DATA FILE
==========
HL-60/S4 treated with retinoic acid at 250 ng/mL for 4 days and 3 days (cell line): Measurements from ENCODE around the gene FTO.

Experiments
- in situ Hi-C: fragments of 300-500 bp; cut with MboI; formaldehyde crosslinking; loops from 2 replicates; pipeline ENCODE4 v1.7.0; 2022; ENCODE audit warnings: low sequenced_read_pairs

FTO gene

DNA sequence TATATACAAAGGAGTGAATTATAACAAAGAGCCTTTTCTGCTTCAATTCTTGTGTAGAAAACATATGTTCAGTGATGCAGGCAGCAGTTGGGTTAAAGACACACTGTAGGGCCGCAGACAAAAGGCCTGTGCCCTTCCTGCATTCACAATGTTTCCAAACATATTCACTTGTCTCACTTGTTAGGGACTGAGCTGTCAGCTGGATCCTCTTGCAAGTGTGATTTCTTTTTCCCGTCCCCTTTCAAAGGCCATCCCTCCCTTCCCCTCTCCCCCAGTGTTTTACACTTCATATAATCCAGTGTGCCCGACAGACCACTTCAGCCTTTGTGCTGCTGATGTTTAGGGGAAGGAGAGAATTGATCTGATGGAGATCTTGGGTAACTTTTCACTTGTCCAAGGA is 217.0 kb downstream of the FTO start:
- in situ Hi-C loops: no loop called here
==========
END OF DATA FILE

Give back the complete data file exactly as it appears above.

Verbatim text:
HL-60/S4 treated with retinoic acid at 250 ng/mL for 4 days and 3 days (cell line): Measurements from ENCODE around the gene FTO.

Experiments
- in situ Hi-C: fragments of 300-500 bp; cut with MboI; formaldehyde crosslinking; loops from 2 replicates; pipeline ENCODE4 v1.7.0; 2022; ENCODE audit warnings: low sequenced_read_pairs

FTO gene

DNA sequence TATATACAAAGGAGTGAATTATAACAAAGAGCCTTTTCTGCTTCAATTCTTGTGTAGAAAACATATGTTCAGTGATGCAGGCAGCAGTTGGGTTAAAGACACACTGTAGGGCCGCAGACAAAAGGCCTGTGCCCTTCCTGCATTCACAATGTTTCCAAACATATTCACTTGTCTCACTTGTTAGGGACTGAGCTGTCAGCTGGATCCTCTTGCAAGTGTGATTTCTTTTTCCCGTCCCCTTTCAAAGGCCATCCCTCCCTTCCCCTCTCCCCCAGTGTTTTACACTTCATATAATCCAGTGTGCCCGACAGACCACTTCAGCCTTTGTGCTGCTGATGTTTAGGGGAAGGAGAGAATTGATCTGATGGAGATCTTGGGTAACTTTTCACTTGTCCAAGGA is 217.0 kb downstream of the FTO start:
- in situ Hi-C loops: no loop called here